Rethinking Your Cyber Insurance Needs as Your Workplace Evolves

The past 20 months have created a lot of transitions in how people work. Some companies still have the majority of their employees working remotely and intend to keep it that way permanently. Other businesses have tried to come back fully in-person only to send workers home again as new variants emerge and COVID cases begin to rise again.

We have seen an increase in cybersecurity incidents with such a dispersed workforce. Changes in working conditions, home systems that are less secure, and the general stress we are all under as the pandemic drags on have all likely contributed.

A survey released by Deloitte in October found that 98% of C-suite executives had come across at least one cybersecurity incident in the past year and 86% of U.S. executives had noticed an increase in attempts. However, the same survey found that 14% of executives said their company had no plans in place to either defend against an attack or respond to an incident.

One key piece of that incident response should be cyber insurance. Depending on the specific policy, “cyber insurance” can cover the cost of business disruption, lost revenue, equipment damages, attorney fees, forensic analysis and the expenditures associated with legally required notifications of the data breach. As with other types of insurance, thinking through your risks and knowing what type of cyber insurance coverage will be the most helpful should be an important part of your yearly planning.

A report issued in May by the U.S. Government Accountability Office (GAO) found that only 47% of businesses had cyber insurance in 2020. This is a significant gain from 2016, when the number was 26%, but it surprises me to read that a majority of businesses still do not have a financial safety net to help cover the costs of ransomware and other cyberattacks when those incidents make headlines month after month. I have to believe owners at those businesses believe that “it can’t happen to us,” but they would be wrong. I handle security incidents for clients of all sizes and types and across industries ranging from food processing and manufacturing to transportation companies to financial institutions.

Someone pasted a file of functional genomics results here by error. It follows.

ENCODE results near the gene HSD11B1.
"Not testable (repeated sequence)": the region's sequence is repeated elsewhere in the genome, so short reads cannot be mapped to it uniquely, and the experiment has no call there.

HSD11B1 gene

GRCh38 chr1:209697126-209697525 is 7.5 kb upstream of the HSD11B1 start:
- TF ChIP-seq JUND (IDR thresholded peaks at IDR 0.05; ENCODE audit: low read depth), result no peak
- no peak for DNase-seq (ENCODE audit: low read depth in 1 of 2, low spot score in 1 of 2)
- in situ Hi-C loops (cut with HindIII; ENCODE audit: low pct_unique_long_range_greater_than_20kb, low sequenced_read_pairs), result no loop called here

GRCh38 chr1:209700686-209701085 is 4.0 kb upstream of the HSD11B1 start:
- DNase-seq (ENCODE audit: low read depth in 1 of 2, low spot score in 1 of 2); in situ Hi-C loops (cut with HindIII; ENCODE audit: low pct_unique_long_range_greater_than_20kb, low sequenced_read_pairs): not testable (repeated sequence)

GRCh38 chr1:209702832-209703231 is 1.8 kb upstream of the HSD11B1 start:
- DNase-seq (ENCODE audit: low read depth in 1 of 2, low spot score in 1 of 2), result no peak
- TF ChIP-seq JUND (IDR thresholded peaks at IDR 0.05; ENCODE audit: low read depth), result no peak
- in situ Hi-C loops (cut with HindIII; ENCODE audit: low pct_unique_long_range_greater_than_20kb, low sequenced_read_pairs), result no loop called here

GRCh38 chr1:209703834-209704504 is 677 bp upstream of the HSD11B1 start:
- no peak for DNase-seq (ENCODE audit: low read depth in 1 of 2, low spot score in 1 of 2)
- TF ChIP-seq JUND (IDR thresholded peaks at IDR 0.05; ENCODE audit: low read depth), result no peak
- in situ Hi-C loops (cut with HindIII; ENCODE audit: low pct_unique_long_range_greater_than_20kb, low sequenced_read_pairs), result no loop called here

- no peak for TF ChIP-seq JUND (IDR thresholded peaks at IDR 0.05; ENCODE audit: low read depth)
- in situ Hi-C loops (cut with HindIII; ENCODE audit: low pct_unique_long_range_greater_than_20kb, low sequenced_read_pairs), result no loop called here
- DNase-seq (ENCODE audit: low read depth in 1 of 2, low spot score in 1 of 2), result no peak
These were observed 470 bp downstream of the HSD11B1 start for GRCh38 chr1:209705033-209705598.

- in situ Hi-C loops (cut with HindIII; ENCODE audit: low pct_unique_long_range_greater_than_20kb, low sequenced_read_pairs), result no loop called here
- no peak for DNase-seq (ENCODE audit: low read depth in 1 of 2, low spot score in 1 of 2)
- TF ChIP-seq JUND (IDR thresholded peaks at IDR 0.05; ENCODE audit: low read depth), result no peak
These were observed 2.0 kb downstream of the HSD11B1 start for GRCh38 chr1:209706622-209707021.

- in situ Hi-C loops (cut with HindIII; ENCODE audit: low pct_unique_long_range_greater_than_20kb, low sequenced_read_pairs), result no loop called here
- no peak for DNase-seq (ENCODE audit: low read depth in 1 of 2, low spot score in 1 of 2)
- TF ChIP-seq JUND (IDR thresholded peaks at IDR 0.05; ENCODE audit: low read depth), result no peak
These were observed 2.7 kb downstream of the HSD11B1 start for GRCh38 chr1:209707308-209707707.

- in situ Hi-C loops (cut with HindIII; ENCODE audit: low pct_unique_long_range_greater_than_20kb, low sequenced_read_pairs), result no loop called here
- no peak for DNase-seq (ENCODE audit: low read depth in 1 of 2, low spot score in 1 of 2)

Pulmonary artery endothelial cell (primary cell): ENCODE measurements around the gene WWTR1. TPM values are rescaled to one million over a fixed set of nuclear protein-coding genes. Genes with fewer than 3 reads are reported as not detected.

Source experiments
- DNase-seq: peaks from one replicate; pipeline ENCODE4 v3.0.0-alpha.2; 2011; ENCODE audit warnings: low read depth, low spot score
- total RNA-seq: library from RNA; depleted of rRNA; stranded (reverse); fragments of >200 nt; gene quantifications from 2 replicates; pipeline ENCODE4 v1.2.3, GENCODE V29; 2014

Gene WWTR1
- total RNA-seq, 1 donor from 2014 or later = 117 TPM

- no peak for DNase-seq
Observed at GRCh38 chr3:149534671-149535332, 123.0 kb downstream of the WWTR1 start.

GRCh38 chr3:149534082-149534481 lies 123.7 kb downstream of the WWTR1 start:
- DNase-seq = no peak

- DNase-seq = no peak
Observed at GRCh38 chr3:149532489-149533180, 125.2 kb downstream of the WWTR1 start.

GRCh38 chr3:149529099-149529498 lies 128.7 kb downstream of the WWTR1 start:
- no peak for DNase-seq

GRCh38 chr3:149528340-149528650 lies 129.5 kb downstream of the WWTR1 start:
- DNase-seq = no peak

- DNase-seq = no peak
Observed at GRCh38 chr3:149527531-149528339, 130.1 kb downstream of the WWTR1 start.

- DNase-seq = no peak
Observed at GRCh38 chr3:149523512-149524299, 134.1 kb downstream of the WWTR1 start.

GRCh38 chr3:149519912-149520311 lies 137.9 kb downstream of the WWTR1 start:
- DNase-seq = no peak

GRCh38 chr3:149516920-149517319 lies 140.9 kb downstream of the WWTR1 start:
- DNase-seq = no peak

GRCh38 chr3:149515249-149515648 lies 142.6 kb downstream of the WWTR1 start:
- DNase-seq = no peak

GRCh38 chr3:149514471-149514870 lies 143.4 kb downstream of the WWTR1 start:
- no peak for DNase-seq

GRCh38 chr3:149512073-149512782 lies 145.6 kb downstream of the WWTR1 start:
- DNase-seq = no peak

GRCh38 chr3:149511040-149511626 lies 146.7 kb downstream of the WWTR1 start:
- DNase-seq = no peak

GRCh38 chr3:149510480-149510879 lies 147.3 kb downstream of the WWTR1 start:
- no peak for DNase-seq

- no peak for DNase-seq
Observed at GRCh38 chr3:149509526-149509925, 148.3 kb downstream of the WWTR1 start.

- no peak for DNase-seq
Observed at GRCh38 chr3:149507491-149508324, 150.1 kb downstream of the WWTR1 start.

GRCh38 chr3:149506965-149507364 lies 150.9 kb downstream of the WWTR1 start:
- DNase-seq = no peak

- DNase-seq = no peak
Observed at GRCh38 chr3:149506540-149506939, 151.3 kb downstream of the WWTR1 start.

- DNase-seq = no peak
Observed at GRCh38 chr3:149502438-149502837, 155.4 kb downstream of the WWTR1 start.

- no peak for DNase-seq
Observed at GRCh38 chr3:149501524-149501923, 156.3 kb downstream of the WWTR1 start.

As people continue to work remotely, those businesses without cyber insurance need to look into it and those with cyber insurance need to check their policies to make sure they meet the needs of the current workforce and working conditions. For example, I recently dealt with a situation where, when a company transitioned to remote working, it did not have enough devices to send each employee home with a computer, so it equipped the personal computers of some individuals with the software they needed for work. One of those personal computers was then hacked, opening the entire company system up to a data breach. However, the cyber insurance policy only covered devices owned by the company and so the business was forced to pay for the entire cost of the response, including my services. Look for important exclusions like that when reviewing your policies.

When reviewing cyber insurance policies, it’s important that a company’s IT department is involved in the process to make sure the policy captures all of the likely risks and exposure a company faces, as well as reflects the current working situation. A review by an attorney may also help identify possible red flags or exposures that are not covered by an insurance policy.

The GAO study cited above found that the increase in cyberattacks led to an increase in insurance costs, with premiums rising as much as 30% for some companies in 2020, at a time when insurers were also reducing coverage limits for some of the most at-risk industries, such as education and health care.

Many companies also think that one cyber insurance policy will cover all of their potential exposure. However, we are seeing an emerging trend of insurance companies issuing specific policies or riders for each possible risk and pricing those based on a particular businesses likely exposure. To help determine the appropriate pricing, or even if they will issue a policy at all, many cyber insurance companies are also requiring an audit of a company’s computer systems, data policies and other protections before issuing insurance – similar to how an individual might need a physical to get life insurance. Again, involving an attorney in this process can help determine your legal risks and exposures, as well as your technical ones.

Cyber attacks will likely continue to rise in 2022, but with proper precautions, companies can limit their financial and legal exposure and ensure they are better prepared for whatever threats may develop.

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